India logs 275k new Covid-19 cases, positivity rate doubles
India’s Covid-19 test positivity rate – a key indicator of the on-the-ground spread of the disease – has soared to the highest ever and has now doubled in less than two weeks, even as the country yet again set new single-day records with more than 275,000 new cases and 1,622 new deaths on Sunday, amid reports of shortages of crucial drugs and oxygen as the second wave continued its relentless expansion.
A total of 275,482 new infections were lodged on Sunday, taking the total number of confirmed cases past the 15 million mark, even as daily deaths touched a record 1,622, according to HT’s Covid-19 dashboard.
India’s testing positivity rate (TPR) – the proportion of samples returning positive for Covid-19 – touched 16.7% on Saturday, as the weekly average touched 14.3%, both the highest ever and are the latest in a series of grim milestones that the second wave of the outbreak is leaving in its wake. The previous record for highest daily positivity rate was lodged on July 19, 2020, when it touched 15.7%, and the old record for weekly positivity rate was 12.5% for the week ending July 15.
A positivity rate of 16.7% means that one out of every six samples being tested returned positive, a very high proportion for a country the size of India. And this number is even higher when looked at certain states and UTs. In Chhattisgarh, Delhi and Goa, for instance, one out of every three tests was positive, and in Maharashtra and Tamil Nadu, one in every four was positive.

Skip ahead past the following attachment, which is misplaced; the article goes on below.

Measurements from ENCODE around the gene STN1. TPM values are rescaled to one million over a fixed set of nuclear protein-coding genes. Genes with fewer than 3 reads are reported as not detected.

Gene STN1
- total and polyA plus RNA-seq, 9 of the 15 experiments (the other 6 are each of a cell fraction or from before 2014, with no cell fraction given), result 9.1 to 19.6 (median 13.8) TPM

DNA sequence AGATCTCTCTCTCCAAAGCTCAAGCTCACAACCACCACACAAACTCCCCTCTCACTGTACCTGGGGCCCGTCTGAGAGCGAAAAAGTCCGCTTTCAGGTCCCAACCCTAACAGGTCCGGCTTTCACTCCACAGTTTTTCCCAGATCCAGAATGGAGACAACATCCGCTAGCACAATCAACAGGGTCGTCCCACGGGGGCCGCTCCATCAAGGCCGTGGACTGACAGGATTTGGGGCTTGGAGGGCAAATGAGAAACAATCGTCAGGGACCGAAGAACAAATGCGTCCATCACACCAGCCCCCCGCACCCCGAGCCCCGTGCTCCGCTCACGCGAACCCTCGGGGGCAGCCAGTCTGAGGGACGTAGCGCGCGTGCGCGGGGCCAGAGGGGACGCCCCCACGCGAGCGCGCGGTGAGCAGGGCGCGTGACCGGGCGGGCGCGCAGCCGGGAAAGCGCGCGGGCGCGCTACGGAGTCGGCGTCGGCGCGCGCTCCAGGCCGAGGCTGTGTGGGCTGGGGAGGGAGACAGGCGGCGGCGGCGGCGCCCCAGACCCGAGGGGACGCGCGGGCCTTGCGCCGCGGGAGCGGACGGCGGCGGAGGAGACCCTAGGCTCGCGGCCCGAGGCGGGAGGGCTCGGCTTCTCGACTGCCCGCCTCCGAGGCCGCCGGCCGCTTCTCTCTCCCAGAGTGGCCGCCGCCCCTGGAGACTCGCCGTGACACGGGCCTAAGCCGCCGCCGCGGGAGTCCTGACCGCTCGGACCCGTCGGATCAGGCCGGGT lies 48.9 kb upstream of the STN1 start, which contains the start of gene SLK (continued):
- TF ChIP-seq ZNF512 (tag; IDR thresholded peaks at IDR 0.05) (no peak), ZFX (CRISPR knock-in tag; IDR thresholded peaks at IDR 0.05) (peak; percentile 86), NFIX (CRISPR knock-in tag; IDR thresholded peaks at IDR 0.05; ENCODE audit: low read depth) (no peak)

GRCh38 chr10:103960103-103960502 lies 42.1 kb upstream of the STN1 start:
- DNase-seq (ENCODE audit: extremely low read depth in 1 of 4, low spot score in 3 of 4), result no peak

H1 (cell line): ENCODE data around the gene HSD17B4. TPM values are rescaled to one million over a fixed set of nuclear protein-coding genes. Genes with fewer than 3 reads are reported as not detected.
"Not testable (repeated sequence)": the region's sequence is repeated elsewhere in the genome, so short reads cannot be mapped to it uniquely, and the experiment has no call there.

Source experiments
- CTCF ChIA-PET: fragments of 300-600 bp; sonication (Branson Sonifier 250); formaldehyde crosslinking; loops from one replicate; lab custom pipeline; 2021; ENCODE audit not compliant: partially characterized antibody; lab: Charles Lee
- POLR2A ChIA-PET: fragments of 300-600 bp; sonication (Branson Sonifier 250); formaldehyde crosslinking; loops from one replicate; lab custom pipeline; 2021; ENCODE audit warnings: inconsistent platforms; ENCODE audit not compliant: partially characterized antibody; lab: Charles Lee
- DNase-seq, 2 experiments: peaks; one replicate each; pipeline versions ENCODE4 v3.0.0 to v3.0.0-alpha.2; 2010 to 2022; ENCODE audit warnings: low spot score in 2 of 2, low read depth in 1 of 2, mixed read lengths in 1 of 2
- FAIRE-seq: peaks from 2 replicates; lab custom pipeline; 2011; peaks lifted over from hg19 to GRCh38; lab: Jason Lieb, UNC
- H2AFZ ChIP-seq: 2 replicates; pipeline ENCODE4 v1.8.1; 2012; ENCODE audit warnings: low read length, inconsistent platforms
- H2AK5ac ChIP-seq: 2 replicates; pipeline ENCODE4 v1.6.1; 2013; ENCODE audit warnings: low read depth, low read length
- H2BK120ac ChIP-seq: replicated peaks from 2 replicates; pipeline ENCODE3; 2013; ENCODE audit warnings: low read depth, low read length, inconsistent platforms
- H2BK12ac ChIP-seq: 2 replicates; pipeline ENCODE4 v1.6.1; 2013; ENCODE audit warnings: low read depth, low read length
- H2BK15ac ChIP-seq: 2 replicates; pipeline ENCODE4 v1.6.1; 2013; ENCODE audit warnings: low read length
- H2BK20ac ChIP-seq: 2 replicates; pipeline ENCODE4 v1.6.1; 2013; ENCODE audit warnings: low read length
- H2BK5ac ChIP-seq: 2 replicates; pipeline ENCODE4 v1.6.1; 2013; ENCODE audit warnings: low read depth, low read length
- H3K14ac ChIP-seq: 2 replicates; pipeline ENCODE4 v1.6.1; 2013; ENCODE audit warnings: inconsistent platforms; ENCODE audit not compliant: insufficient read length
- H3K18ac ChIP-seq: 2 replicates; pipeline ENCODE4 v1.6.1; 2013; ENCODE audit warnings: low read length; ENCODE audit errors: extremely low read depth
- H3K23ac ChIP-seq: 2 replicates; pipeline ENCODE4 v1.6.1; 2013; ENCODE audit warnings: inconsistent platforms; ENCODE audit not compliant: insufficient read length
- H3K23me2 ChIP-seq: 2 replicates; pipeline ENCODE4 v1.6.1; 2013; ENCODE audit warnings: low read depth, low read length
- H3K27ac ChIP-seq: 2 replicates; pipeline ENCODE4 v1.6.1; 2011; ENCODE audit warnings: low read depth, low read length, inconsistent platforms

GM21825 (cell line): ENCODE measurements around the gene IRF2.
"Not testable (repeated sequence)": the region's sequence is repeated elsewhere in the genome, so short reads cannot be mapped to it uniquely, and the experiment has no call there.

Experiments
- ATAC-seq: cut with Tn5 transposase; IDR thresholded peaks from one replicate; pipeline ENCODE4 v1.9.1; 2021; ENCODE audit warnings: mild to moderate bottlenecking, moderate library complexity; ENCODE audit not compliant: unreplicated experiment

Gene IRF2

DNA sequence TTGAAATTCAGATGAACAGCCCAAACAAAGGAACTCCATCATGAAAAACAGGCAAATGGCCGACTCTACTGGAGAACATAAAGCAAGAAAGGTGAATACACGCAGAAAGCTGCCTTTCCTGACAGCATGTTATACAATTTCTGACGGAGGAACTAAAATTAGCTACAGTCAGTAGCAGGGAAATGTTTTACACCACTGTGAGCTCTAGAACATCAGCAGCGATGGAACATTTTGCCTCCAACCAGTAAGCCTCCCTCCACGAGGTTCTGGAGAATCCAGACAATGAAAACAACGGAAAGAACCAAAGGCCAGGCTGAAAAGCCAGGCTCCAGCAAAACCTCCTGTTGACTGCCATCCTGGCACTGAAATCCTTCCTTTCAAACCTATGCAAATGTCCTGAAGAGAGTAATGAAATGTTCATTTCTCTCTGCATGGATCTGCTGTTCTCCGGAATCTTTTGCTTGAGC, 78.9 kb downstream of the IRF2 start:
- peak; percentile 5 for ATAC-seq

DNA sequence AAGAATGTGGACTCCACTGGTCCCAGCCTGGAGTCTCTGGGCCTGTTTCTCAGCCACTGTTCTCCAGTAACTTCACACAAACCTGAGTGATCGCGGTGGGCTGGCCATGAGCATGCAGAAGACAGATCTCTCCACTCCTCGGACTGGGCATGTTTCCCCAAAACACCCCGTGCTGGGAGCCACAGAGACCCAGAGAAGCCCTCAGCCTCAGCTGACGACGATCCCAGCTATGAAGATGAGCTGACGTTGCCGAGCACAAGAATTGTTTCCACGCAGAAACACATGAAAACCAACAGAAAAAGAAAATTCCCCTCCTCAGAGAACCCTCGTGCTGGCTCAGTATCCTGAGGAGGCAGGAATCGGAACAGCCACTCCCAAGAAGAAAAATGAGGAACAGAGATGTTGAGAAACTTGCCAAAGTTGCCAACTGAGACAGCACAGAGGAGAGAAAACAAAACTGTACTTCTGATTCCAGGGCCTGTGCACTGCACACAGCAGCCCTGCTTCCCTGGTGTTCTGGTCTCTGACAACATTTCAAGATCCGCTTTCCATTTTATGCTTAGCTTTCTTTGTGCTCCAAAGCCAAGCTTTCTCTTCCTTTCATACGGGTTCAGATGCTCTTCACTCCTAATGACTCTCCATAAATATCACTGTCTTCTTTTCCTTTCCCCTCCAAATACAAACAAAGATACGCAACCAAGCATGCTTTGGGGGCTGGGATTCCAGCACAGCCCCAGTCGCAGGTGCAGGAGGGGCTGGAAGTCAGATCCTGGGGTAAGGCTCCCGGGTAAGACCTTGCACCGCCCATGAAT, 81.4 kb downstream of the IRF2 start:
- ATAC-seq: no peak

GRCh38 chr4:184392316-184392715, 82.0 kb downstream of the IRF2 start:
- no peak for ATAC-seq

“Chhattisgarh reported the highest weekly positivity rate among states at 30.4%... India’s daily new cases continue to rise… Sixteen states are displaying an upward trajectory in daily new cases,” said Union health ministry in a statement.
Experts say that it is crucial that the chain of transmission be broken. “The most important thing at the moment is that transmission chain has to be broken... Also, extra measures need to be taken to curb super-spreader events,” said Dr K Srinath Reddy, senior public health expert, founder, Public Health Foundation of India.
The rising cases have also led to increased demand for beds, medical oxygen, and the antiviral drug Remdesivir, with people finding it hard to get any of these.
On Friday, Union health ministry sent out an advisory asking all central ministries to issue instructions to hospitals and public sector undertakings (PSUs) under their control to set up exclusive dedicated hospital wards or separate blocks within the hospitals for Covid care.
“The directive is aimed at ensuring more beds are created for Covid-19 patients as there is being seen a surge. Many of these hospitals have the capacity to act as Covid care centres and can be made use of,” said a senior government official aware of the matter, who did not want to be identified.
To meet the sudden surge in demand for medical oxygen, 162 pressure swing adsorption (PSA) oxygen plants have been sanctioned by the Centre for installation in public health facilities in all states. This step will provide additional supply of 154.19 metric tons of medical oxygen supply, the government said.
Out of 162 PSA plants sanctioned, 33 have been installed— five in MP, four in Himachal Pradesh, three each in Chandigarh, Gujarat and Uttarakhand, two each in Bihar, Karnataka and Telangana; and one each in Andhra Pradesh, Chhattisgarh, Delhi, Haryana, Kerala, Maharashtra, Puducherry, Punjab and Uttar Pradesh. By end of April, 2021, 59 more oxygen plants will be installed, and by end of May, around 80 more will get added, government has said. In addition to 162 plants already sanctioned, at least 100 additional plants are also being sanctioned on the request of several states.
As part of its initiative to ramp up Remdesivir production, the ministry of chemicals and fertilisers on Sunday announced that soon 300,000 vials per day will be manufactured in the country to meet the demand.